In part one I offered the psychology and the emotional explanation of "why it's finally over."

In a nutshell, Hillary had one last "moment" of opportunity to "change the game," and she did not. Barack beat her fair and square in a big show down state, North Carolina (tenth most-populous in the Union). Democrats in North Carolina were attentive and cognizant of the stakes, and they chose him over her. Done deal.

Why she will actually quit:

The Practical Reasons.

1. She is a practical politician. Lyndon Johnson purportedly said, "if you can't walk into a room and know who is for you and who is against you, you shouldn't be in politics." Hill and Bill understand who is for them and who is against them and time has run out to change that complex but clearly unfavorable calculus. They wake up this morning to the inescapable conclusion that this thing is all over.

For the record: it was not over until last night, which is why they stayed in when so many people told them to quit. But it is over this morning.

2. Fighting on once you have lost is poor form and bad politics. Once Lee was cut-off from joining Johnston in April of 1865, he faced a monumental decision. Did he "go see General Grant" or take his fight into the hills and stage a guerrilla war? Hill and Bill will follow Lee's gentlemanly example and choose not to "devastate the countryside any further."

She will shut down her campaign and begin to do things to help her party and the man who defeated her. Anything short of that will garner nothing but ill will from too many Democrats. Will there be hard feelings? Yes. Will she need to grit her teeth and smile as she forces herself to tell huge crowds that Barack Obama is the most qualified man to be president of the United States in 2008? Yes. But she will be a trooper.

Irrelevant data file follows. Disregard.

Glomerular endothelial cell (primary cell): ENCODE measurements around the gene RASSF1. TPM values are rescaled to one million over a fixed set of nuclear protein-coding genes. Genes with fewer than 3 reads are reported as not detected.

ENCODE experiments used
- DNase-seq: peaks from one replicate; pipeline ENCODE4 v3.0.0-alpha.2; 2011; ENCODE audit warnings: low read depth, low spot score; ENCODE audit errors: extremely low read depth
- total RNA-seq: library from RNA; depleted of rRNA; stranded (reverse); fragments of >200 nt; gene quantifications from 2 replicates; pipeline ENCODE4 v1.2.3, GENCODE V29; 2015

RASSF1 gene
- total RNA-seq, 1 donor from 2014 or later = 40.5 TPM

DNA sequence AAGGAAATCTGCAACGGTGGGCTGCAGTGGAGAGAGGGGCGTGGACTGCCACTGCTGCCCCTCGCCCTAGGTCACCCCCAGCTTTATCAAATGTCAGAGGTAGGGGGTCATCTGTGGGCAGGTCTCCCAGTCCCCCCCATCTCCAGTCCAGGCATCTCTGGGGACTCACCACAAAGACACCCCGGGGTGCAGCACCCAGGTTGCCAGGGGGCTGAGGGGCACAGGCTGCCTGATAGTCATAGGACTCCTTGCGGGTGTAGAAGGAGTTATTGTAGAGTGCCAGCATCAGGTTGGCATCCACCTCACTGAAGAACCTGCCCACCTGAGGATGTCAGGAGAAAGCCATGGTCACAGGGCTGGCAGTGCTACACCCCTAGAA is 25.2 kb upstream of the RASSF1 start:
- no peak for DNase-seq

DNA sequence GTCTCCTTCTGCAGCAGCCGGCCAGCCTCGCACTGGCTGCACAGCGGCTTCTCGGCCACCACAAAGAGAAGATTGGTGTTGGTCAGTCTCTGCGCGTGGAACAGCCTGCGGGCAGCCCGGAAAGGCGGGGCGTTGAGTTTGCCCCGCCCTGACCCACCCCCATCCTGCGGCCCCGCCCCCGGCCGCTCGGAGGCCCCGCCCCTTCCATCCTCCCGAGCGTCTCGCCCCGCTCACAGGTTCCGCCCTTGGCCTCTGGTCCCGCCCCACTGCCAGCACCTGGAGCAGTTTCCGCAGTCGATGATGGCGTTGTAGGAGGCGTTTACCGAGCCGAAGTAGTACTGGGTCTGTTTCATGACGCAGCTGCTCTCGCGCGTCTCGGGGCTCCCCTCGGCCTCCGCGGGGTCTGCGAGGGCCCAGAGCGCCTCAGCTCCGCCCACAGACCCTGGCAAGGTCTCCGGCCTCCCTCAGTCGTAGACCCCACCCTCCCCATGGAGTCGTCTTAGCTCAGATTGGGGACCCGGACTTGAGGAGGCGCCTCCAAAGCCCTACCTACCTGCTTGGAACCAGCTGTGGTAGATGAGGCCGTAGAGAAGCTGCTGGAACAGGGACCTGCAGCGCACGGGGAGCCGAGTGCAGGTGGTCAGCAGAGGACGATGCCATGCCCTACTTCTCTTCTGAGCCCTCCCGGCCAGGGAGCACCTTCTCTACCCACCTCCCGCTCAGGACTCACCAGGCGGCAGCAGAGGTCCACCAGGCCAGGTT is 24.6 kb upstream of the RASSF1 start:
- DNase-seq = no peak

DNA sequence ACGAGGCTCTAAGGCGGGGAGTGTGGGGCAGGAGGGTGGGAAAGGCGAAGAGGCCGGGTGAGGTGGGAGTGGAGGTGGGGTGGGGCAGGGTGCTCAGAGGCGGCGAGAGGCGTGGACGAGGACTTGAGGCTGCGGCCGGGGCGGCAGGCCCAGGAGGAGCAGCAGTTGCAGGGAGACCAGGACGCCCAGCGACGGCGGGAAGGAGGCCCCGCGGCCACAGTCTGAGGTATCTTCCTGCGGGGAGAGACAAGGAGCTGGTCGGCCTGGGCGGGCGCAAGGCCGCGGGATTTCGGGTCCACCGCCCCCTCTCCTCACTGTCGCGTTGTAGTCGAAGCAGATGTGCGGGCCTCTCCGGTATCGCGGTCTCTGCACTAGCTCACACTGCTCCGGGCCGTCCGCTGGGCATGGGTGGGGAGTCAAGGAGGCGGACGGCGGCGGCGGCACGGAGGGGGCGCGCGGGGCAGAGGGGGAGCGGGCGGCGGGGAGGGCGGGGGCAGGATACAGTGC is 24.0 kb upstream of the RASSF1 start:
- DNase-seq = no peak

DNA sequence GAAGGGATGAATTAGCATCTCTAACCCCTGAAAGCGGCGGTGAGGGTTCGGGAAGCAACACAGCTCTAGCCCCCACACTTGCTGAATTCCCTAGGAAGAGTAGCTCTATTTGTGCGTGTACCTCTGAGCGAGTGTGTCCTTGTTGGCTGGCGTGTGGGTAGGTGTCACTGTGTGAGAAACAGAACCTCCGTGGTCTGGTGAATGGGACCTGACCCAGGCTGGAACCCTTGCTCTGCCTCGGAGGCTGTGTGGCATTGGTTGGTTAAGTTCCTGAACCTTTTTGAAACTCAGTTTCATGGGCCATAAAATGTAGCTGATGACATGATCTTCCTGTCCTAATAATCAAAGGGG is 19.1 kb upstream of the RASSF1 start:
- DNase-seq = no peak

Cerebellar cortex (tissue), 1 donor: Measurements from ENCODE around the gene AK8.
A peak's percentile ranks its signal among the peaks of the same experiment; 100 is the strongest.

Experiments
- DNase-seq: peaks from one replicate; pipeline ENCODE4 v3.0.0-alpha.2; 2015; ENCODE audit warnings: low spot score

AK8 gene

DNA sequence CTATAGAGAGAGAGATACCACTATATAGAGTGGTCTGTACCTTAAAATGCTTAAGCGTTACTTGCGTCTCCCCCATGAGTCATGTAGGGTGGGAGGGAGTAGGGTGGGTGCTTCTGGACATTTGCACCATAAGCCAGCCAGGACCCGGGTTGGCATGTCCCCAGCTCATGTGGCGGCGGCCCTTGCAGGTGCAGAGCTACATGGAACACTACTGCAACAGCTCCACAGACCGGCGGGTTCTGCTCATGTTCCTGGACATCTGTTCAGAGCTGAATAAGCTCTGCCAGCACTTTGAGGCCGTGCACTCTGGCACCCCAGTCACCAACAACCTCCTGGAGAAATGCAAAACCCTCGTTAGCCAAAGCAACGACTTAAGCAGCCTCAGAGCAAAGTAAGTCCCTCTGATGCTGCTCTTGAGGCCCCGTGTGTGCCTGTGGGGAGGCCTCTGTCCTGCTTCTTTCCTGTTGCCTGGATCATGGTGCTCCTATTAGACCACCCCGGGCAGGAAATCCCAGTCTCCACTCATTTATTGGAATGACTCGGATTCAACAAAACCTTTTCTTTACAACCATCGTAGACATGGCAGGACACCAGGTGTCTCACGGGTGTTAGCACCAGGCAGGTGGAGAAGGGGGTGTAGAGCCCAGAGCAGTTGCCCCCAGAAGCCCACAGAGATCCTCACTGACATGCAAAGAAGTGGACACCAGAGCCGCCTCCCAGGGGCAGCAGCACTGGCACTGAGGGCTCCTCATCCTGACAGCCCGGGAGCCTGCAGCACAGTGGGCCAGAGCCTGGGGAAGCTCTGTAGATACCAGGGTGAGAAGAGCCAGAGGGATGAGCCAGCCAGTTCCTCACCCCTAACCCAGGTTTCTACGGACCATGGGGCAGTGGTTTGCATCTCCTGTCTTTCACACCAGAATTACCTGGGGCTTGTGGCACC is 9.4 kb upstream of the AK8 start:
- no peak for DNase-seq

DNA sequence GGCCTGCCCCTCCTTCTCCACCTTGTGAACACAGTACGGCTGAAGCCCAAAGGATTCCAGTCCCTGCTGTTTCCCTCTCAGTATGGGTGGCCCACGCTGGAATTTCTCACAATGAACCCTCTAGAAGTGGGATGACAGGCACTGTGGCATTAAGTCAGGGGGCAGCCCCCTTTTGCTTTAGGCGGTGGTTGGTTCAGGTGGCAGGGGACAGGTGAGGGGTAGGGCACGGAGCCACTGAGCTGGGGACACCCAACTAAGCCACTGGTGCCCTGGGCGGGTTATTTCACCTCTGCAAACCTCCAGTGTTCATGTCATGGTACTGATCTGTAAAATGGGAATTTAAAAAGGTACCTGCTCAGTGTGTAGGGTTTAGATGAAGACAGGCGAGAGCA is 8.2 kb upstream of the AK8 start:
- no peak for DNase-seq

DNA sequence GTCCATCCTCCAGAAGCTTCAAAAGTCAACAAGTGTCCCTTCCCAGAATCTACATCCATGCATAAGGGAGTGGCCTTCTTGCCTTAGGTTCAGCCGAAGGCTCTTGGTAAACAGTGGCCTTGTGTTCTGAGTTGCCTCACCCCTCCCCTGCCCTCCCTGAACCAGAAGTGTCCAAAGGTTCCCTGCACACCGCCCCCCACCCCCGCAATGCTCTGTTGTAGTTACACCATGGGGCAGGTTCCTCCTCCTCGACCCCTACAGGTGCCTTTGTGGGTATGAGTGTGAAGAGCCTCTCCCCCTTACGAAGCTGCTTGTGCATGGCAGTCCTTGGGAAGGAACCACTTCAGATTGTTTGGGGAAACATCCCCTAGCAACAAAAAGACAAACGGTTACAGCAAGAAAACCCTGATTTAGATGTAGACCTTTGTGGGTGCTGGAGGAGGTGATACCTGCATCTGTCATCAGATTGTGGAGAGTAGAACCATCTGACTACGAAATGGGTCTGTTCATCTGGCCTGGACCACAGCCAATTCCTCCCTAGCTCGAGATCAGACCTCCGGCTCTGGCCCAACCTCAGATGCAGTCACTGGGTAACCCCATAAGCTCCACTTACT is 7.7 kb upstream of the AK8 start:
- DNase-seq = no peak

What does she have to gain by being a team player?

She is relatively young at 60. And life takes funny turns. She had to play this like it was her one and only chance--but, in truth, it may not be. Who knows? But what she does between now and November will determine her political viability over the course of the next ten years. Moreover, being president is not the only mode of serving your country with honor and distinction.

She must be a good soldier. She must show grace in defeat.

3. Money (the most compelling of all the practical reasons). At this point, who would invest in this sinking ship?

Next Question: Is she VP material?

No. There is no place for her on this ticket. If elected, she and Bill would overshadow the young president during the early stages of even the most successful of Obama administrations. Moreover, although I continue to believe that she could have beaten McCain in the General Election, why place a national politician with such high negatives in the second chair? How would that help?

Is there a need for unity? Not really. The Hillary supporters are going to be frustrated and a bit bitter for a time, but all that will wear off between now and Labor Day. Hardcore Hillary-ites are going to support Obama all the way in the fall. An Obama loss would have created a crisis (with "millennials" and African Americans), which could have only been alleviated by an Obama conversion. Not so with a Hillary defeat.

Speculation in re VP: I look for Obama to pick a less-famous white woman (from the Midwest maybe).

Anyhow, the party is finally over. The Clintons had ample opportunity to take their case to the people--and the people have spoken. All that is left now is deciding on the protocol for a graceful exit.